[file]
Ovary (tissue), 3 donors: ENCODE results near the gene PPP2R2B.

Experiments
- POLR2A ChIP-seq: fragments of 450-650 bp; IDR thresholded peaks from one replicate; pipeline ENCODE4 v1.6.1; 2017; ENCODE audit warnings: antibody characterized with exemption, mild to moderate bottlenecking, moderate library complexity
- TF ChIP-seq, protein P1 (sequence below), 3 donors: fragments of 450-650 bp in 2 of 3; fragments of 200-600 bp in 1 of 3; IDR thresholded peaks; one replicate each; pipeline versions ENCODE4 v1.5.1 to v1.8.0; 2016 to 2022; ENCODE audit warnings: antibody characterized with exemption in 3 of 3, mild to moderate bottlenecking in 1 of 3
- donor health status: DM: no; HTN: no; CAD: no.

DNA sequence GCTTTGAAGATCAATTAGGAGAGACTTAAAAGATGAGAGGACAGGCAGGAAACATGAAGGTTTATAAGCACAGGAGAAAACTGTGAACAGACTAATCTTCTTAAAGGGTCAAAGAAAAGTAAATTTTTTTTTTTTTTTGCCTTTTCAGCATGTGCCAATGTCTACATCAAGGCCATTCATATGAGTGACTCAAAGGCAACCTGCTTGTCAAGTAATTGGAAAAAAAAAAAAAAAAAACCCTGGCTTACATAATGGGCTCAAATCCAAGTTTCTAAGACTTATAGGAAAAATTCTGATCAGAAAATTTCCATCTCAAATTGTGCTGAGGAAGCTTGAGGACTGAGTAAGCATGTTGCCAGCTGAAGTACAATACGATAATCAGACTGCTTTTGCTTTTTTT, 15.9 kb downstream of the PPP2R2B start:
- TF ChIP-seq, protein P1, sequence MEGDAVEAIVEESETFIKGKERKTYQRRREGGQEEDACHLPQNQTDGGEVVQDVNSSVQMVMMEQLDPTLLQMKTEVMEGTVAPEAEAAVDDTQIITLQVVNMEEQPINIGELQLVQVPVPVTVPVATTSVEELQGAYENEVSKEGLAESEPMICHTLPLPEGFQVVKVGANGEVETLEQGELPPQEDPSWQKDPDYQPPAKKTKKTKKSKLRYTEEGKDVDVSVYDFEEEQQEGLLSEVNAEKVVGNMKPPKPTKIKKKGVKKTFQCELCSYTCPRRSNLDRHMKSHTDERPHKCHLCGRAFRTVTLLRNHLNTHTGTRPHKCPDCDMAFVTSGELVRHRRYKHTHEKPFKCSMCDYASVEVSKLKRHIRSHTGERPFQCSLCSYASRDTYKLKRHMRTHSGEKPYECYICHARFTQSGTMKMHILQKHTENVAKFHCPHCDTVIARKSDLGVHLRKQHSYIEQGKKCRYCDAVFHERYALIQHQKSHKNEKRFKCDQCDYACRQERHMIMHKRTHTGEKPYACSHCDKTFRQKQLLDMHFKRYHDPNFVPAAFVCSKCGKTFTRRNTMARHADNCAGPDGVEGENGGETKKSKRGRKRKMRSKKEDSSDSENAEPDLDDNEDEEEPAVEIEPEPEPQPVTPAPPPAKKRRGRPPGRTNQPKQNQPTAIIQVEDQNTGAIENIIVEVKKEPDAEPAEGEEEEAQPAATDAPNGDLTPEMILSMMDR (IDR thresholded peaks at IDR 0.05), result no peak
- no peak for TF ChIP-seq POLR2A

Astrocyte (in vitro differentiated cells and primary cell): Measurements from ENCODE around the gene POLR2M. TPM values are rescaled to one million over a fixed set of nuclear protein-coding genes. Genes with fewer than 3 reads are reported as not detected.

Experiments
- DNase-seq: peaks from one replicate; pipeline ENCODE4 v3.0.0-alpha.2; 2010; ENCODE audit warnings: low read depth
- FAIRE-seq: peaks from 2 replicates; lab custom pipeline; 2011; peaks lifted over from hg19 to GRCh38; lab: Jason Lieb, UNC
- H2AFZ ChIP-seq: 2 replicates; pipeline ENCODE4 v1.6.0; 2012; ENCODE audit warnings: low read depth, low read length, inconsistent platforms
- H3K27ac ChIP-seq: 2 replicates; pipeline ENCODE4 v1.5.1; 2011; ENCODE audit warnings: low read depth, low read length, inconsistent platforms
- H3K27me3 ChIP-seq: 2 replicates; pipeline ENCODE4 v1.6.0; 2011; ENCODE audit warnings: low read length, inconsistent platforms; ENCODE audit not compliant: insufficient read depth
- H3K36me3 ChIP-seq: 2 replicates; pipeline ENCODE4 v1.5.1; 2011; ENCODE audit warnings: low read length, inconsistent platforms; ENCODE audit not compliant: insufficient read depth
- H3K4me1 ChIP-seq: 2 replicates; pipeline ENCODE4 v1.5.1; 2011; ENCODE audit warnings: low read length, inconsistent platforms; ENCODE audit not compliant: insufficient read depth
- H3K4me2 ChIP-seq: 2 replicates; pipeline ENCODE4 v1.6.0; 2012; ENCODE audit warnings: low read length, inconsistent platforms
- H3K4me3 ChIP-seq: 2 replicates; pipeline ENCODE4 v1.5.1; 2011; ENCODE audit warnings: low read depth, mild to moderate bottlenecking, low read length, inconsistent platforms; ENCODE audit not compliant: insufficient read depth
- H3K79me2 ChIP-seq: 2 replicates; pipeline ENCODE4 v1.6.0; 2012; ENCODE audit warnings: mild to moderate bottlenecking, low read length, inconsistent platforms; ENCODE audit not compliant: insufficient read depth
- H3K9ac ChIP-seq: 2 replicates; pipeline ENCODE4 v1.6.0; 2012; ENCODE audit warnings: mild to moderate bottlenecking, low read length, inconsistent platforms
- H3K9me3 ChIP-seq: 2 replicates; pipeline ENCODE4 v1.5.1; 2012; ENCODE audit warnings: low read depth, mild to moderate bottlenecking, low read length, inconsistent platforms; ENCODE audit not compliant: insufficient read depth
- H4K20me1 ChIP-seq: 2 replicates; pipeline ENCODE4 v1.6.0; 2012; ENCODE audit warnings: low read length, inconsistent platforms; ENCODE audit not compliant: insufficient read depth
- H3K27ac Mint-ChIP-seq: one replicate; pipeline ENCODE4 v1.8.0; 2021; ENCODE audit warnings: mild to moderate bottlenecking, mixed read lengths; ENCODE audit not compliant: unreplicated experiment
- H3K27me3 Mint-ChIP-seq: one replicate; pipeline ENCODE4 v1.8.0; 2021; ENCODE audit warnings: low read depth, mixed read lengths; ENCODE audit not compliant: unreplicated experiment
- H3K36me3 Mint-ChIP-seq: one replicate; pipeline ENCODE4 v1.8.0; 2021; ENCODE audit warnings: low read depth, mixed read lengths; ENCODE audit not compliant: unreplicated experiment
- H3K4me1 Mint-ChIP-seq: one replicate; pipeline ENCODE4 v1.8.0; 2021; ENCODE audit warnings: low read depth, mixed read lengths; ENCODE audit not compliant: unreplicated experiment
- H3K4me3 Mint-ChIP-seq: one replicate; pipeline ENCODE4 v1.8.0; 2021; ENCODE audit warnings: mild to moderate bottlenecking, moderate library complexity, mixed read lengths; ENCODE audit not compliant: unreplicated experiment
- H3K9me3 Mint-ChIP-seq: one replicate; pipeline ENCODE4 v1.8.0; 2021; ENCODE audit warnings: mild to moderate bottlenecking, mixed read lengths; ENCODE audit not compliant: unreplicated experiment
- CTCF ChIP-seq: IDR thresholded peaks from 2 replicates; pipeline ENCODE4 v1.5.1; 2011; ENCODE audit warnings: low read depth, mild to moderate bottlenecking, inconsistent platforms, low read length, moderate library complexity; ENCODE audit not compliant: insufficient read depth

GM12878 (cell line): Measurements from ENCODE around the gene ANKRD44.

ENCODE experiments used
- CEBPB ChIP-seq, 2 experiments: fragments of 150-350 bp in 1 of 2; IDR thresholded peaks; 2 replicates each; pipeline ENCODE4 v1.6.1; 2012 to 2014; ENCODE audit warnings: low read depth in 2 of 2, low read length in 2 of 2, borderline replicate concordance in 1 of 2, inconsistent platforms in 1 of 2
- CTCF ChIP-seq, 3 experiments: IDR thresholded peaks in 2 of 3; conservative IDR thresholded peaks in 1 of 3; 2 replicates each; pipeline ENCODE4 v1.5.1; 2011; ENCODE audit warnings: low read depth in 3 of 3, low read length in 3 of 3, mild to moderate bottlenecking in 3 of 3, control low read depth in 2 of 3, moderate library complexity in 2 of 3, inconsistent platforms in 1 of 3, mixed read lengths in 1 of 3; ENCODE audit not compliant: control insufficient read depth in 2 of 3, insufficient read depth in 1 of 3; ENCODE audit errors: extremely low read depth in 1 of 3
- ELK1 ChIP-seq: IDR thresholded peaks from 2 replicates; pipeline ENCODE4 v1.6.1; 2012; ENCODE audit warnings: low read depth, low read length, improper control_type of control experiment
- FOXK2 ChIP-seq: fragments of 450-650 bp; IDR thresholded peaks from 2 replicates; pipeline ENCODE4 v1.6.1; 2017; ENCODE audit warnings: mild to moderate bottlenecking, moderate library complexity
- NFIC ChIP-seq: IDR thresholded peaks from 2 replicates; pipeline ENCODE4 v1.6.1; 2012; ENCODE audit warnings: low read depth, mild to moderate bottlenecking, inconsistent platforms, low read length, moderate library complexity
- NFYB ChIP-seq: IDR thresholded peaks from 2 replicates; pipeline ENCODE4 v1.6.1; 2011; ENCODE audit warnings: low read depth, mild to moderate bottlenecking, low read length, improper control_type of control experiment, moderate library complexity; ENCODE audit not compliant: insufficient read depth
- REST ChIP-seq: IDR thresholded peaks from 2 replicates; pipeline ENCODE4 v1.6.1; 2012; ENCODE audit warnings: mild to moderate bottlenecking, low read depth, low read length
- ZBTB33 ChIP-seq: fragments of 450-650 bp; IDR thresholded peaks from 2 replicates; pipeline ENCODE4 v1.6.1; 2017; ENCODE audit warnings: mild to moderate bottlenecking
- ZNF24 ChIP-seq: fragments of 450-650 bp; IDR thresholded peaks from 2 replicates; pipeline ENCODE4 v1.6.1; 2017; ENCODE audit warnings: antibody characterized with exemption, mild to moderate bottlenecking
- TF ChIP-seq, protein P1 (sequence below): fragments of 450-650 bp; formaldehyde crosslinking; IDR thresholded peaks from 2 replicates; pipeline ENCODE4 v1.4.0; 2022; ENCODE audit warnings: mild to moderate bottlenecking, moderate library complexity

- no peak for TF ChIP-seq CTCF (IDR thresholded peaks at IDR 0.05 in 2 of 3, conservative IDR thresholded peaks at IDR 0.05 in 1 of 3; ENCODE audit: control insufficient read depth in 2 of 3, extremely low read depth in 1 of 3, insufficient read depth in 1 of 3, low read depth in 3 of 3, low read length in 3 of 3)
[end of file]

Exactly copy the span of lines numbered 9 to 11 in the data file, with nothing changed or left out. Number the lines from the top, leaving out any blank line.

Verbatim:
Astrocyte (in vitro differentiated cells and primary cell): Measurements from ENCODE around the gene POLR2M. TPM values are rescaled to one million over a fixed set of nuclear protein-coding genes. Genes with fewer than 3 reads are reported as not detected.

Experiments
- DNase-seq: peaks from one replicate; pipeline ENCODE4 v3.0.0-alpha.2; 2010; ENCODE audit warnings: low read depth